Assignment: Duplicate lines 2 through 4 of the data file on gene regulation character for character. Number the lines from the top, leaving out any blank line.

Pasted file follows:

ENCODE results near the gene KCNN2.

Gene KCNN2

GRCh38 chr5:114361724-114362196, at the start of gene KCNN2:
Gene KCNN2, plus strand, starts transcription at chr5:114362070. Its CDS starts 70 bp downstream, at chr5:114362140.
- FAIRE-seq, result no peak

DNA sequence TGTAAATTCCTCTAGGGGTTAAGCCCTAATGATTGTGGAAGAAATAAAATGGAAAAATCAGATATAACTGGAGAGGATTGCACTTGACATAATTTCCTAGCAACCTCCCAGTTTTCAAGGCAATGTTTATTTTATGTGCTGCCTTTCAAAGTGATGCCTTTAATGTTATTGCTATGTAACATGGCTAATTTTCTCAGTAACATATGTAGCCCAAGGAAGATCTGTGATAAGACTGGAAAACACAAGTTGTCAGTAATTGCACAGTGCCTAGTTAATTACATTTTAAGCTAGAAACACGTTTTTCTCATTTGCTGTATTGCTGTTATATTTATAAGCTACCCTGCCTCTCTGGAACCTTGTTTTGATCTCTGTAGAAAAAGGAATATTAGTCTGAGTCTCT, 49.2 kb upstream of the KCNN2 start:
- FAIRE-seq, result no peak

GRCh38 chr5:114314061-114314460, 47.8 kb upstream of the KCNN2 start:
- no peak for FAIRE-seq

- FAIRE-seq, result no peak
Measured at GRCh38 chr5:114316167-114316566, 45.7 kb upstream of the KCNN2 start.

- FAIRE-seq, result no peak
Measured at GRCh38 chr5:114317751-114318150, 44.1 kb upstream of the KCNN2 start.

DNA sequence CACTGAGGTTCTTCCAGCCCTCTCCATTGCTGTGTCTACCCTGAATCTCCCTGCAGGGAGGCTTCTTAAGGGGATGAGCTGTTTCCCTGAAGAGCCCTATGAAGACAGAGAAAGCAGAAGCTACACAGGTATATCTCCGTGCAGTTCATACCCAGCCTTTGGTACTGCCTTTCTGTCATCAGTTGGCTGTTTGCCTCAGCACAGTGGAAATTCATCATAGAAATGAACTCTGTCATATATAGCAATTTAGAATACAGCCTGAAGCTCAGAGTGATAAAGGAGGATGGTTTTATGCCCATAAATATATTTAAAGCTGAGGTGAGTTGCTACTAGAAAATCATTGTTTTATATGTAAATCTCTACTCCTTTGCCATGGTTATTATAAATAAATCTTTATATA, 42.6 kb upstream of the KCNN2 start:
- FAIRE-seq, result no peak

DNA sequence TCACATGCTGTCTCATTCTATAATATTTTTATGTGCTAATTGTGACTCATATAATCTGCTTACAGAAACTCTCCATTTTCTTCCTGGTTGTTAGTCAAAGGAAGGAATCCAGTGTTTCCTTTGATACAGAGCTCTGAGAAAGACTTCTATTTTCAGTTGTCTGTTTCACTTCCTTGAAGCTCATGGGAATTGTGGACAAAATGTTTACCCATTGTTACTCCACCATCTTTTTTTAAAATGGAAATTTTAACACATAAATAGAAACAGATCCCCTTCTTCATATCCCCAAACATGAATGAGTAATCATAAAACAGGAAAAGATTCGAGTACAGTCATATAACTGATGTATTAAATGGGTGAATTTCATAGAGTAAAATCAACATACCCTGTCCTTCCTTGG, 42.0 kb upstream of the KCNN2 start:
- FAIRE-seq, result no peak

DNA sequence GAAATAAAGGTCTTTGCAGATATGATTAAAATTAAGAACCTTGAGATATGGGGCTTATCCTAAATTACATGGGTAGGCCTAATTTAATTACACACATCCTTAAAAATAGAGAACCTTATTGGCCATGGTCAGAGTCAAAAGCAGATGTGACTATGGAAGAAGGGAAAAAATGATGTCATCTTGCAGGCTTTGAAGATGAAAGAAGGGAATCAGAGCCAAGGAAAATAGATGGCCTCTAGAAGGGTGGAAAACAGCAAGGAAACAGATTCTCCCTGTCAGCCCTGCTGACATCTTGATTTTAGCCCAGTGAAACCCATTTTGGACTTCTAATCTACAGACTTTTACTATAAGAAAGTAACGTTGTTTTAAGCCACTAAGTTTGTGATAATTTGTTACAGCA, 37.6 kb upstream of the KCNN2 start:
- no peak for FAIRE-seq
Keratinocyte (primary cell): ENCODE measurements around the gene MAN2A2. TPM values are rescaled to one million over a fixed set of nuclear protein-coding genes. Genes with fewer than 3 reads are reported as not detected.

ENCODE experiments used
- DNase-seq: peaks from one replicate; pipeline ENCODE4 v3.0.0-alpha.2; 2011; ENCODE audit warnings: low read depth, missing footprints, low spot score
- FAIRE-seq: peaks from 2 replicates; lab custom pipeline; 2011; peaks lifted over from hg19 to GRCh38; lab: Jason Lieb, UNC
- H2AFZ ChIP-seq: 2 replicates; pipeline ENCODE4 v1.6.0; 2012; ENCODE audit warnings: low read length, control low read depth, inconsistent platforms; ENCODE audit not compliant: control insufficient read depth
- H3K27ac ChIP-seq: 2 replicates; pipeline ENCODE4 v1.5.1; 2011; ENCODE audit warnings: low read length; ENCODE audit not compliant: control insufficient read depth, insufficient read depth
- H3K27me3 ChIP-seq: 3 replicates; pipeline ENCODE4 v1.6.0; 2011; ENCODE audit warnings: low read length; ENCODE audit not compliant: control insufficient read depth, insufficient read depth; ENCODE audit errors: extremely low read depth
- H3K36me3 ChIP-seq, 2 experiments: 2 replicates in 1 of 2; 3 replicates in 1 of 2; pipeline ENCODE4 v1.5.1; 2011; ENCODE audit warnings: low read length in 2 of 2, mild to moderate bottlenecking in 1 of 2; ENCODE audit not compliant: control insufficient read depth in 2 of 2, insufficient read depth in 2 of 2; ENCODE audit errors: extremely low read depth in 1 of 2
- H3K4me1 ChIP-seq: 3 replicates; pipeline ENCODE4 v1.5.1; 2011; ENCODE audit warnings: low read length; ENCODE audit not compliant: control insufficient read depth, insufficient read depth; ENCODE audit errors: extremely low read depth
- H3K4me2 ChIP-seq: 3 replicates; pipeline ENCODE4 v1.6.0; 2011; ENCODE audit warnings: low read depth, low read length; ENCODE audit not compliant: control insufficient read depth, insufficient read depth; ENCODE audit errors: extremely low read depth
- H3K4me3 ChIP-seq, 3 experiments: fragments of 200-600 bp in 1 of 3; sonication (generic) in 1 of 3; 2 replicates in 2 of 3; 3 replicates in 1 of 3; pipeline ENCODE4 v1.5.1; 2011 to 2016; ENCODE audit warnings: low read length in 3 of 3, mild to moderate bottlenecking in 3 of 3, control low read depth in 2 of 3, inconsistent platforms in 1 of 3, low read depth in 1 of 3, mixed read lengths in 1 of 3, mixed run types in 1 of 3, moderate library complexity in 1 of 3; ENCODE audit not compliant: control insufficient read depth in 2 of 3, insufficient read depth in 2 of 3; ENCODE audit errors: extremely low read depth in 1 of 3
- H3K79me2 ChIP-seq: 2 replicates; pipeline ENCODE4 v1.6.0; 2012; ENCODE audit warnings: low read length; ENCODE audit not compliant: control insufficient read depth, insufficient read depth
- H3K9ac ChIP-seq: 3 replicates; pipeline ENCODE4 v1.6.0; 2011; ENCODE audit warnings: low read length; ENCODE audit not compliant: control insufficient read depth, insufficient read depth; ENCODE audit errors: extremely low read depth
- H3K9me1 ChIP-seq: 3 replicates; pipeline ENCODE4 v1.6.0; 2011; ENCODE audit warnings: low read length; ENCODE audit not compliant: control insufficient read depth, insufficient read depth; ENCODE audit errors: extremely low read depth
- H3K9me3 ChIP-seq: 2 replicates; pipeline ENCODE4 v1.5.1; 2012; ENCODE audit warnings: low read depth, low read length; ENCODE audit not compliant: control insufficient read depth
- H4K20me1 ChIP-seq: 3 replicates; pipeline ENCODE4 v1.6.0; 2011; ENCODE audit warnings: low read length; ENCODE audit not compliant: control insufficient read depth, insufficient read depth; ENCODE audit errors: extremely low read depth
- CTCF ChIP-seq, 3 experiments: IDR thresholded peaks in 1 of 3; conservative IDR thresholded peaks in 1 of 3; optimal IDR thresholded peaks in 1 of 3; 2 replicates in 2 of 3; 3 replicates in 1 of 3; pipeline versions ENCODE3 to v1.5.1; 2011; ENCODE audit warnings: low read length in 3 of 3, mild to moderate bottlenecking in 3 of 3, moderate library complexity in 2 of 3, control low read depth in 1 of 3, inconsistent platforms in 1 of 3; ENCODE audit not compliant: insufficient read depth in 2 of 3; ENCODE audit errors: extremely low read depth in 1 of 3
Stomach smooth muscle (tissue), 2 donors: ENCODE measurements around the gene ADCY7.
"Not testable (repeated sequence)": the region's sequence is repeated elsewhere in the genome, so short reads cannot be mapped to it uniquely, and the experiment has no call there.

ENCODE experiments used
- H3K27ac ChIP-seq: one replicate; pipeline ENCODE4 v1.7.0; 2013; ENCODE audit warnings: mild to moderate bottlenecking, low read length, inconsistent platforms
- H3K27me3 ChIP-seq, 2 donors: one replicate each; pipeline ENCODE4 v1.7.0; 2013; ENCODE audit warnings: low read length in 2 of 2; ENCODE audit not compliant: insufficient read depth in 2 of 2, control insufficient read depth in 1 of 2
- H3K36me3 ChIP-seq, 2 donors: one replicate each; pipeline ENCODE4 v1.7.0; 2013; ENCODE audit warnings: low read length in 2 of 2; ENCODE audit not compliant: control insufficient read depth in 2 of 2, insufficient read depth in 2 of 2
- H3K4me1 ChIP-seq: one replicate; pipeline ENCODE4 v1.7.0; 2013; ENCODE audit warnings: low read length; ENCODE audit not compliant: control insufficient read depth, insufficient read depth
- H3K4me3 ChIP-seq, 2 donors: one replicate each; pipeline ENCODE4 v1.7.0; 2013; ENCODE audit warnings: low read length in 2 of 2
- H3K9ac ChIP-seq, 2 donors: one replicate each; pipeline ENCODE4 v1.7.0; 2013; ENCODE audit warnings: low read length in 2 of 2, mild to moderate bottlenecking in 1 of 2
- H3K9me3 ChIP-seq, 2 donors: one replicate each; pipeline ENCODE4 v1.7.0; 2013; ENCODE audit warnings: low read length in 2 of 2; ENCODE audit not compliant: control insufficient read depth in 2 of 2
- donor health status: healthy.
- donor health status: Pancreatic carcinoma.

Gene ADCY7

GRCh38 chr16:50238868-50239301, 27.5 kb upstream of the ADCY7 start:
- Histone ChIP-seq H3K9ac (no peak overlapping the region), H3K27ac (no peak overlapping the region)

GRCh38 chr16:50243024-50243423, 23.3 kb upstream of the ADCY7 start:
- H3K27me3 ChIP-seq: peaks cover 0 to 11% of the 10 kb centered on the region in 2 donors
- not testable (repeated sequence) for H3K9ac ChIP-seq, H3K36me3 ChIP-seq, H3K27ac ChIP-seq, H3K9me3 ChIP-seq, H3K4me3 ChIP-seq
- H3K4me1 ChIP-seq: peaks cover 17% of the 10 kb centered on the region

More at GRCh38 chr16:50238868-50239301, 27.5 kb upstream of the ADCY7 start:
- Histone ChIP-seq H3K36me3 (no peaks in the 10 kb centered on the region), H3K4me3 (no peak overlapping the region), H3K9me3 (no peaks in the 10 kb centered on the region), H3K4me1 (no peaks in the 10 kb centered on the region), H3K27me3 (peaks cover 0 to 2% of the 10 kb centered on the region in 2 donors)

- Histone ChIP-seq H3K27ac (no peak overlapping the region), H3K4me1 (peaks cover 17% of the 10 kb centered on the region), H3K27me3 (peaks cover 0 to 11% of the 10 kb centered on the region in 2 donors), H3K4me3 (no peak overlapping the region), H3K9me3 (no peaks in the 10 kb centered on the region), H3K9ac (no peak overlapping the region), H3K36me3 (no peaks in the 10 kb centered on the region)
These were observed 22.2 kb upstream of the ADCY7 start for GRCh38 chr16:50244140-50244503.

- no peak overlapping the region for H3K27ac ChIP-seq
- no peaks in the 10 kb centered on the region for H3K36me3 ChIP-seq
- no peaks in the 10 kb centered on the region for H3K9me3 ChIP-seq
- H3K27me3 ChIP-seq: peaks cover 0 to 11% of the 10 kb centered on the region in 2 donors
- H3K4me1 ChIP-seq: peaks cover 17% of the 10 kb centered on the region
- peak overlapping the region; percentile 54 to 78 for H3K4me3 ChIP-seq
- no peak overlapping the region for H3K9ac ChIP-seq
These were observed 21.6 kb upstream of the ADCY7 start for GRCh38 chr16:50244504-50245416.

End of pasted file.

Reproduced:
Gene KCNN2

GRCh38 chr5:114361724-114362196, at the start of gene KCNN2:
Gene KCNN2, plus strand, starts transcription at chr5:114362070. Its CDS starts 70 bp downstream, at chr5:114362140.